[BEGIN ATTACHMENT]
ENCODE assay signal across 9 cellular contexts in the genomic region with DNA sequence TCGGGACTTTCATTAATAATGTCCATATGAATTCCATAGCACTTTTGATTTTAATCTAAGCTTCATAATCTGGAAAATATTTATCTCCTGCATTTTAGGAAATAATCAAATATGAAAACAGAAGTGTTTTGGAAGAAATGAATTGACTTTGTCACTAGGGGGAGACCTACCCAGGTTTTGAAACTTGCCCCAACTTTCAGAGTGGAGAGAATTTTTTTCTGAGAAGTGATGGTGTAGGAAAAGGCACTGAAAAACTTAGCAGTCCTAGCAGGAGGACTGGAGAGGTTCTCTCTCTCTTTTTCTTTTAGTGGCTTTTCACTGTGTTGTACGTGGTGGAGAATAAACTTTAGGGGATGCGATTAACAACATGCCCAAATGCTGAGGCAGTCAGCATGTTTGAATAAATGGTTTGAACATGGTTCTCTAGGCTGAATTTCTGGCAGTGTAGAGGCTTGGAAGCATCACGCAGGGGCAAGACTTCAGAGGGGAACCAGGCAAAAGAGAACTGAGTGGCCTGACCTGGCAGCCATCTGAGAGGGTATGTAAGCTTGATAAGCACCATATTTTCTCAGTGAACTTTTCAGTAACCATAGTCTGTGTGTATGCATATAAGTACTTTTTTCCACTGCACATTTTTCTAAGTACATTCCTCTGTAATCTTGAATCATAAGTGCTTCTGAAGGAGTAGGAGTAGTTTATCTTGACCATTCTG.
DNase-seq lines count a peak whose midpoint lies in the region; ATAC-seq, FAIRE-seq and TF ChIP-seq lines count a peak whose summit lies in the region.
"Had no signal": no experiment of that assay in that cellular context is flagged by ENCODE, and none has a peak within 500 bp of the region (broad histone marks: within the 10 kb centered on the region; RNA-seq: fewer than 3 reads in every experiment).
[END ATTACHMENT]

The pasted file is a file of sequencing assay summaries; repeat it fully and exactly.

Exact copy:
ENCODE assay signal across 9 cellular contexts in the genomic region with DNA sequence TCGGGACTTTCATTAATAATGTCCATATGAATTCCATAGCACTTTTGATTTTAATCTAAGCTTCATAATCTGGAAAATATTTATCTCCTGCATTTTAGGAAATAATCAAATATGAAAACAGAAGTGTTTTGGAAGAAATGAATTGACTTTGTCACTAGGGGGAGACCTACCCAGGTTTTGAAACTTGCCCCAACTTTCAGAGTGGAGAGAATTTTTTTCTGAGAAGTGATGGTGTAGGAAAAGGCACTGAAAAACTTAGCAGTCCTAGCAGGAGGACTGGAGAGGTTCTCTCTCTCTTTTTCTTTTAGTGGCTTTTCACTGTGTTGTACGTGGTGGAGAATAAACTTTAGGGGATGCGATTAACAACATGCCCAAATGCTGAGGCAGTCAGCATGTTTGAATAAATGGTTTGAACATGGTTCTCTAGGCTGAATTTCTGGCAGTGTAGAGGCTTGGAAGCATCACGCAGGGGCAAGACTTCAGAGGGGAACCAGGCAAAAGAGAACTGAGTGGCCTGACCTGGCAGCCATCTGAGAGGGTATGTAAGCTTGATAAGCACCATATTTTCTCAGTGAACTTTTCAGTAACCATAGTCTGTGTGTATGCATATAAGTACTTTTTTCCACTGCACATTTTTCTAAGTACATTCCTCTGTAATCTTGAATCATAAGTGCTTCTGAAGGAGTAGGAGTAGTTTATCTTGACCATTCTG.
DNase-seq lines count a peak whose midpoint lies in the region; ATAC-seq, FAIRE-seq and TF ChIP-seq lines count a peak whose summit lies in the region.
"Had no signal": no experiment of that assay in that cellular context is flagged by ENCODE, and none has a peak within 500 bp of the region (broad histone marks: within the 10 kb centered on the region; RNA-seq: fewer than 3 reads in every experiment).